Given these gruesome facts about Vlad III, one might assume that he is downright evil, cruel and sadistic. No doubt whatever he has done cannot be atoned for, however, what if all these characteristics were misrepresented?

Let us look back at the facts. We have learnt that Vlad III was held captive by the Ottomans for a considerable amount of time during his youth, a consequent of how his father used him as a token of loyalty and trust to the Ottomans. This form of psychological abuse by his father and later by the Ottomans may have left scars in his life, altering his life course, leading him to behave in a deviant manner, such as impaling people. According to Sampson and Laub, the Life Course theory (1992) states that deviant behaviour in an adult could be a manifestation of his childhood experience, shaping the life course he takes. 

Additionally, this concept can also be complemented with psychological findings of how nurture or environmental influences impact the development of a person. Sameroff (1975) asserted that behaviors are developed over time, brick by brick, layer by layer; building up on each other to create a continuum to determine an individual’s self identity (p. 1). After Vlad III was released, this ordeal probably had a detrimental impact on his psyche. Given the tension between both countries, the heightened hatred he harboured towards the Ottomans aggravated his pre-existing prejudice against them, thus justifying his behavior as a form of defence.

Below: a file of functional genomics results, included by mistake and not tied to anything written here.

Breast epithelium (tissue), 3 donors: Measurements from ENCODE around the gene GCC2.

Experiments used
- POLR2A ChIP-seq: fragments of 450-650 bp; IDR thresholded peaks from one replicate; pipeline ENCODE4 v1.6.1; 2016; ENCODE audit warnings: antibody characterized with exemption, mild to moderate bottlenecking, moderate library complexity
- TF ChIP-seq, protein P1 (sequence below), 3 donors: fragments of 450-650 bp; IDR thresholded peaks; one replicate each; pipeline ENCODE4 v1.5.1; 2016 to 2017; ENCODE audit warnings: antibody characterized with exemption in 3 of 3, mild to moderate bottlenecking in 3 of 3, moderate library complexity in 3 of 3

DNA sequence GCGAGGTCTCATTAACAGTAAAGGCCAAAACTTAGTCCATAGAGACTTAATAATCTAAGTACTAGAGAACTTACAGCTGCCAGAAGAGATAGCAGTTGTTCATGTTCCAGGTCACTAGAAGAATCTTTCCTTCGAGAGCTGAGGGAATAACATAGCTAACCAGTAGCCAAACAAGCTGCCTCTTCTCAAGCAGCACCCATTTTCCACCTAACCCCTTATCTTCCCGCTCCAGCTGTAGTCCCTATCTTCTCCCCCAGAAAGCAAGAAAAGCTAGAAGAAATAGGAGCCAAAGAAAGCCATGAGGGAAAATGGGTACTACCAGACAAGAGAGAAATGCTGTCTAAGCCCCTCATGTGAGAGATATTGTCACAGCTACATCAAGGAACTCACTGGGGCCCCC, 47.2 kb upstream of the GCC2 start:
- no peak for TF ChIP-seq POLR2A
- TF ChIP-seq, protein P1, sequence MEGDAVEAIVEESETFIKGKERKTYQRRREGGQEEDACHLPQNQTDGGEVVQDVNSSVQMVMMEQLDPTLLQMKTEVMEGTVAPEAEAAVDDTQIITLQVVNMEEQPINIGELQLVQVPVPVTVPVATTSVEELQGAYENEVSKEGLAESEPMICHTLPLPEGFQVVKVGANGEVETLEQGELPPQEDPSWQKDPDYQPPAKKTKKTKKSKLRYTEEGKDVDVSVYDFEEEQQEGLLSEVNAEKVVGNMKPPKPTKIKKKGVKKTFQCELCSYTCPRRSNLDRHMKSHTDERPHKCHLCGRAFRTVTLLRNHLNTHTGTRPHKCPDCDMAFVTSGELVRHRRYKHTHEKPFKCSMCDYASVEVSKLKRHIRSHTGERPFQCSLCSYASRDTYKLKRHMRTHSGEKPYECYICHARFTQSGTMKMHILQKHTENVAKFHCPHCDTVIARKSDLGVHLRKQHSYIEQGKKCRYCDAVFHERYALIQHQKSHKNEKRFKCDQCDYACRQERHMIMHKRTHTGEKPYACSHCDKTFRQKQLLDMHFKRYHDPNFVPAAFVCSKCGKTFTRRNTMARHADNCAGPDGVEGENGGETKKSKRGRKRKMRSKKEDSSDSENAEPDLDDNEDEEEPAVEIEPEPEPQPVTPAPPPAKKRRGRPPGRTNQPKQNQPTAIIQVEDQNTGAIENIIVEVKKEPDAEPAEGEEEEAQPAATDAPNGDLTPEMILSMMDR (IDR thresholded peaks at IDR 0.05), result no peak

Apart from being held against his own will, he came to learn that his father and his eldest brother were betrayed and murdered by the boyars. This possibly fueled his already heightened hatred towards the Ottomans and could have drove him to commit such atrocious deeds.

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As Vlad III resolved to seek vengeance for the death of his family, he carried out the gruesome murder of the boyars and their families as mentioned earlier .

The question lies in whether Vlad the Impaler was a victim of bad propaganda? Could his 'evil deeds' have been over emphasised in historical records without noting the reasons behind his hateful acts of murder? Historical studies have, in fact, indicated that eastern Europe was portrayed as a primitive land and also a source of evil.

Given the facts and evidence that have been presented above, together with the various psychological and sociological evidences, perhaps we could conclude that while what he did was unpardonable,  he was not entirely to blame. Additionally, if he was truly evil would he not have directed his hatred to everyone else and not just his enemies? Vlad the Impaler might have very well been misrepresented as a heartless and sadistic perpetuator, when in fact, he was just a victim of physical and psychological torture.